THE MOVE TO BRING THE CHURCH OF CHRIST TO
The Lord promised to build His church (Matthew 16:18), and did what He promised to do (Acts 2). The church was purchased (redeemed) with the blood of Christ (Acts 20:28). It is His spiritual body of which He alone is the head (Ephesians 1:22-23). This body is comprised of all who have been saved from their sins by obedience to the gospel (Acts 2:47). Christ “is the Savior of the body” (Ephesians 5:23), and outside of this “one body” (Ephesians 4:4), there is no promise of salvation. Local assemblies/congregations of this “one body” are designated as churches of Christ (Romans 16:16), along with other biblical descriptors.
In New Testament times and for several centuries thereafter there were no different denominations. Shortly after the close of the New Testament, however, a falling away from the apostolic standard began to take place, resulting eventually in the Catholic Church. Catholicism held sway over the lives of most professing Christians for almost 1000 years until the beginning of the Protestant Reformation in the 1400s. It was called “Protestant” because it protested the corrupt doctrines and practices that had come to characterize the Catholic Church, and the movement was designed to reform the church. Protestantism failed in this undertaking, and instead resulted in the establishment of a multiplicity of denominational bodies.
In the late 1700s and early 1800s another movement arose that had as its aim, not the reformation of the Catholic Church, but the restoration of the church of which we read in the New Testament, the very church that Christ Himself had established. Men in various denominations began to urge a “restoration of the ancient order of things” (meaning a return to the doctrine and practice of the New Testament). They did not have in mind, nor did they intend to start, another denomination. Rather they sought a return to apostolic ground. Churches/congregations of Christ exist today as the result of going back to the New Testament as the sole authority and guide in religious matters, speaking where it speaks and remaining silent where it is silent.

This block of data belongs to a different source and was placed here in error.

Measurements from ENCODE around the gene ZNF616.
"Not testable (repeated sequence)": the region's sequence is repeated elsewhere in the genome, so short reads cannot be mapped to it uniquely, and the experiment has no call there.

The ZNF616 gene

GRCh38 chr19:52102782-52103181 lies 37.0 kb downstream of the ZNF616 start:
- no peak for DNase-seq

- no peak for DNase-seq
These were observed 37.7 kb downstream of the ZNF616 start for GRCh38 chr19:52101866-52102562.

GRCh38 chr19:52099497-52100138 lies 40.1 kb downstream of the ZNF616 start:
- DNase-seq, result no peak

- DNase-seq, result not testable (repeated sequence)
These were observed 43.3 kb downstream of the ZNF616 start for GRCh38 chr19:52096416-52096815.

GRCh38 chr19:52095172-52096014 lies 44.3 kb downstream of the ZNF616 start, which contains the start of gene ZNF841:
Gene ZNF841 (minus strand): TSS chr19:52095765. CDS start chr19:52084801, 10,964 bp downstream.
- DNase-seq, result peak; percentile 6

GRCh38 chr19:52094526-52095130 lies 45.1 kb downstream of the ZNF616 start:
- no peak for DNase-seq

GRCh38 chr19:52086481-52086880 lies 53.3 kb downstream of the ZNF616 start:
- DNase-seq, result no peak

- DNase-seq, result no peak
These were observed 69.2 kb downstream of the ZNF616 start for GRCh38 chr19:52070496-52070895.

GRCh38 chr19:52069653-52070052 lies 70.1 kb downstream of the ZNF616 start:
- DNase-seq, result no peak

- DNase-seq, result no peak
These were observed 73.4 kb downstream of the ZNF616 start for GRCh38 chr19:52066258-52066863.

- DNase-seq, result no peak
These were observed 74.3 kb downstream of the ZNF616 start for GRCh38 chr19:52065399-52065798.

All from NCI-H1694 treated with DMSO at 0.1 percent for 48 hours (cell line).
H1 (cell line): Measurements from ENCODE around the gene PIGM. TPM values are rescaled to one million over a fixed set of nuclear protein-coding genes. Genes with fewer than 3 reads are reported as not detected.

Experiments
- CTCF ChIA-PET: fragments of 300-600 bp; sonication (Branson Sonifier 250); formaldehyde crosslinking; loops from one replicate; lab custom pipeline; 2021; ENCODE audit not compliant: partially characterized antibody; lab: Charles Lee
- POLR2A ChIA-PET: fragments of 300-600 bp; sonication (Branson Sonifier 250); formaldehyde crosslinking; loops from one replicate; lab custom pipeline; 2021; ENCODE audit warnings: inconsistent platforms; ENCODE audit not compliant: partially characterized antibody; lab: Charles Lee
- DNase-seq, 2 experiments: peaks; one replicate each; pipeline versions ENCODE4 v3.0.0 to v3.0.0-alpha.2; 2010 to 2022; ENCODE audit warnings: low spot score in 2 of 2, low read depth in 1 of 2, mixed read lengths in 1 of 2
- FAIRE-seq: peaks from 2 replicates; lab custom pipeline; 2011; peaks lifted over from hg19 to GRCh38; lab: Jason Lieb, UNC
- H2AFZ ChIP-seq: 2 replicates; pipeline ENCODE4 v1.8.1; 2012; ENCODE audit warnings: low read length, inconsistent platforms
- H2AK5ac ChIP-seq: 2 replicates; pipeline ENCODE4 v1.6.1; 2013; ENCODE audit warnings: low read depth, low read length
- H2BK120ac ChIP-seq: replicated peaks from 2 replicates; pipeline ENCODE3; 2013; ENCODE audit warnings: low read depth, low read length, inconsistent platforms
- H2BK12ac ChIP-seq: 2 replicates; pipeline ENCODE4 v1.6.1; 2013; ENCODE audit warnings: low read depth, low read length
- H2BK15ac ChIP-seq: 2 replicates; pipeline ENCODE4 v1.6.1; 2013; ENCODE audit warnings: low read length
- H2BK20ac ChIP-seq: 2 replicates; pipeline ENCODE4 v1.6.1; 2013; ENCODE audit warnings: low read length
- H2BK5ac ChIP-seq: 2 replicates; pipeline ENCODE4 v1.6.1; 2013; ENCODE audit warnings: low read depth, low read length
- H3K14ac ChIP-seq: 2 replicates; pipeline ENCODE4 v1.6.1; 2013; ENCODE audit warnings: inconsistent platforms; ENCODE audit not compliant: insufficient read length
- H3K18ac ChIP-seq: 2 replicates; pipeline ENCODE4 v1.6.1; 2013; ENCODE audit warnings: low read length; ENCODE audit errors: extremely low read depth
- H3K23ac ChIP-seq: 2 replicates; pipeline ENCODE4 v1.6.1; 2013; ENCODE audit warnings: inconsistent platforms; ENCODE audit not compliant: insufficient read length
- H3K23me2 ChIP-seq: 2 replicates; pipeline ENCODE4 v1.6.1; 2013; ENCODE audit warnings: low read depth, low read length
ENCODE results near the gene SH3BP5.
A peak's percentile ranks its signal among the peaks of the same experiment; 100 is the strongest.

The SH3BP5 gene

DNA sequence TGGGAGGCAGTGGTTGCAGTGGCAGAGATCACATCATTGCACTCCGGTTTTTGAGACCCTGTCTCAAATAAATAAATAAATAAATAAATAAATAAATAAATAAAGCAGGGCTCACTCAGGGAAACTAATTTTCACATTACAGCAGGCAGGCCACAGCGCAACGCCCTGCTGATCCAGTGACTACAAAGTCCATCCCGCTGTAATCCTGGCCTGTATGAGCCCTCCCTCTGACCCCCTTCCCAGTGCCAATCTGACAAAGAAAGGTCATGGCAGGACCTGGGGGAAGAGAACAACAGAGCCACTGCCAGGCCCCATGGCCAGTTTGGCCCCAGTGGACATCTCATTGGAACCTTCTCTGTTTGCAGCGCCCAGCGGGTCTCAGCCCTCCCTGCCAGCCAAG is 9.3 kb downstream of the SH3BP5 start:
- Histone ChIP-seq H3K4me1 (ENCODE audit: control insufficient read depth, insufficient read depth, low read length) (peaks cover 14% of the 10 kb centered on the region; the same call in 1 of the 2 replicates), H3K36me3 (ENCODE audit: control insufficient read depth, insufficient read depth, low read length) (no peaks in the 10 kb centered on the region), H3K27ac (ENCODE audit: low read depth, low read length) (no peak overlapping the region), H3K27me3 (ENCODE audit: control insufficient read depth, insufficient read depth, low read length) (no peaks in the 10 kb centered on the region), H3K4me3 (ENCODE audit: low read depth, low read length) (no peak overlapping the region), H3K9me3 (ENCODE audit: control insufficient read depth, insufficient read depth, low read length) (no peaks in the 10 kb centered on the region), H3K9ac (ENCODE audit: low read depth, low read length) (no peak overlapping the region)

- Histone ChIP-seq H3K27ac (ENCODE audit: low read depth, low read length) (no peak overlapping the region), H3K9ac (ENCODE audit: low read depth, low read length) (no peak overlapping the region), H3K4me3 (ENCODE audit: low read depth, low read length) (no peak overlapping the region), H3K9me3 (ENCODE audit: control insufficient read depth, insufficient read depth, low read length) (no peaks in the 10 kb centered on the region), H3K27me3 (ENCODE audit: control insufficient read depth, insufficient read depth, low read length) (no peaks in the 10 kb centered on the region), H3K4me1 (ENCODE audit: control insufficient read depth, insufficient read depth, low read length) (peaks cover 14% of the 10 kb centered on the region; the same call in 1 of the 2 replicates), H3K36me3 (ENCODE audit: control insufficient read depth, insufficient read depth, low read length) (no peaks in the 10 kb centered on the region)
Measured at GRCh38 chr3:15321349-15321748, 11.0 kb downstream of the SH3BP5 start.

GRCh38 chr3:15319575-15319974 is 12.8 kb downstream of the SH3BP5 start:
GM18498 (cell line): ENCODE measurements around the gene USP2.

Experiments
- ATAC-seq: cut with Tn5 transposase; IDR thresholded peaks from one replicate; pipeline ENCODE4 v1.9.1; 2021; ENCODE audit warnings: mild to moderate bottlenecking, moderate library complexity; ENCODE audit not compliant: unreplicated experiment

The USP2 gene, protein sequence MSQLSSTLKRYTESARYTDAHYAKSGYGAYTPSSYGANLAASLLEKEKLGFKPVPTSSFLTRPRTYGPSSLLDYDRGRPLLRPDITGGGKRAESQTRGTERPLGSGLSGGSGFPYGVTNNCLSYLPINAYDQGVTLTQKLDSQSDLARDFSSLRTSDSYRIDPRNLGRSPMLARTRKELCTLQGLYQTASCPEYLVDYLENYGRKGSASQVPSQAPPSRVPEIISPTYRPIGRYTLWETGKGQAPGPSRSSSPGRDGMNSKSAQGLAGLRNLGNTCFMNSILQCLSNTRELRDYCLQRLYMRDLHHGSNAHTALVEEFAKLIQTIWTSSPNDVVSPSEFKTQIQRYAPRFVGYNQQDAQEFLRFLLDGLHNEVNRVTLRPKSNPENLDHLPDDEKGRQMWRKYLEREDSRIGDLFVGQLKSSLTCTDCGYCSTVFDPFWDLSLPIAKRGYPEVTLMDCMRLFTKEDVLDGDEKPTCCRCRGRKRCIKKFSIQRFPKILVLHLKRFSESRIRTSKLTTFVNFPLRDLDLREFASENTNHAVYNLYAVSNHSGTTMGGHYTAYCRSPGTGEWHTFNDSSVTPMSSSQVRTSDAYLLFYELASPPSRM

Sadly, with the passing of time, some have come to misunderstand the restoration plea (if indeed they ever understood it in the first place). Others apparently are ashamed of the plea and seem to be embarrassed by it. In their view, to claim to be a member of the church (body) of Christ but not a member of a denomination is an affront to their denominational friends and neighbors, their social peers, their professional associates, and the scholarly community of the denominational world. Thus, by imposing a humanly devised sociological definition of “denomination” on the church (which is not the standard by which to identify and/or characterize the church of the New Testament!), and by adopting denominational theology, denominational patterns of thought, and denominational patterns of speech, the progressives among us seek to move the church to denominational status. Such a move will put the church on an equal footing with “the other denominations,” and remove what, to the progressives, is the stigma of narrow-mindedness and exclusiveness.
The enemies of the early church viewed it as a Jewish sect (a denomination, if you please) (Acts 24:5, 14; 28:22), but the apostles and early Christians never viewed it as such. Tragically, today, it is some of the professed friends of the church who want to turn it into a denomination of human origin. Those who love and respect the word of God will not sit in silence while such a deceptive and revisionist agenda is pursued. (To be continued next week, D. V.)
October 8, 2013